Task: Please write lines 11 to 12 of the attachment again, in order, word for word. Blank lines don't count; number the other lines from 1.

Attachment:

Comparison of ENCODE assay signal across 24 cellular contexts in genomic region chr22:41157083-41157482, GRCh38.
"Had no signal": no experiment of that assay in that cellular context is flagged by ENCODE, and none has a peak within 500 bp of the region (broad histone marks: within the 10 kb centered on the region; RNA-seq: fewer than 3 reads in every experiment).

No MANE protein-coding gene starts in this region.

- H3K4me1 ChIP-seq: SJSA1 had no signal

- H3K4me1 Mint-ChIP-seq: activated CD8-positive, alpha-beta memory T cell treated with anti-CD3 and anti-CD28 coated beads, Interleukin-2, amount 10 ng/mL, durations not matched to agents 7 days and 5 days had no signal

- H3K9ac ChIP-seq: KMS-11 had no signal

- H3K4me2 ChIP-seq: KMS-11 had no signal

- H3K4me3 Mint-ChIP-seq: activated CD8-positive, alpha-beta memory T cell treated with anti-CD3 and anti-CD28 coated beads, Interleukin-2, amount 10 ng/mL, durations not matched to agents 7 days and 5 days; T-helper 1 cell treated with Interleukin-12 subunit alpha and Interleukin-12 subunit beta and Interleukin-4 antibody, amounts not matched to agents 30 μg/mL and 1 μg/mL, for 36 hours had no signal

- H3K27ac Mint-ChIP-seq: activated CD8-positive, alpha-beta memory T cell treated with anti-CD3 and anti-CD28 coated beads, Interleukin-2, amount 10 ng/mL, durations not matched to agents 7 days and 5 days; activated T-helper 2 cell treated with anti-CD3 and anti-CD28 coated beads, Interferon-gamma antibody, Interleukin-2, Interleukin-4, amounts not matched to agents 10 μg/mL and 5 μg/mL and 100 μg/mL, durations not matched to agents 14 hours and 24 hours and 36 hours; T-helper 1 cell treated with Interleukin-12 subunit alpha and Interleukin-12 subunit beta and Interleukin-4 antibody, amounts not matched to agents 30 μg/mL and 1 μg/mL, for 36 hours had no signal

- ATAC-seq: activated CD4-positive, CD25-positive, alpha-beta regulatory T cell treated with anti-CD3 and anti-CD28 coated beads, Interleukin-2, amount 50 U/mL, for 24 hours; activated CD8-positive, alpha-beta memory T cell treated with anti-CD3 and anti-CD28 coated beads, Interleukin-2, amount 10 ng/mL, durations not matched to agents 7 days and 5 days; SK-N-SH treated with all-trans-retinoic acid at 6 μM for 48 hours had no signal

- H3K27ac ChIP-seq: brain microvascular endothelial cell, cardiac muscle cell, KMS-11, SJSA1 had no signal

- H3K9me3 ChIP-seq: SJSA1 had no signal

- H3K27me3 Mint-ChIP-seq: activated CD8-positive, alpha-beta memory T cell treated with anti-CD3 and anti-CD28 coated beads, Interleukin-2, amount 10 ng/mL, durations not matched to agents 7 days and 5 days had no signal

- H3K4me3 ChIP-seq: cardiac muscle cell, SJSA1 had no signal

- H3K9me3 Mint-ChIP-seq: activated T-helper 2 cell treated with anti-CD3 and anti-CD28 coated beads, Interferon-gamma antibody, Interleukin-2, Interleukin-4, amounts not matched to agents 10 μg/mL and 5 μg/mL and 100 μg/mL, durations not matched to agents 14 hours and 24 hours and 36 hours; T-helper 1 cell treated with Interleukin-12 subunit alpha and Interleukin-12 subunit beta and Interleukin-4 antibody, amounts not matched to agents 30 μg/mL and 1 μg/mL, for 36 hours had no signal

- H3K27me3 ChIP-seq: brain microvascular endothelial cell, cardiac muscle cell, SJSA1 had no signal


- H3K27ac ChIP-seq: brain microvascular endothelial cell, cardiac muscle cell, KMS-11, SJSA1 had no signal

- H3K9me3 ChIP-seq: SJSA1 had no signal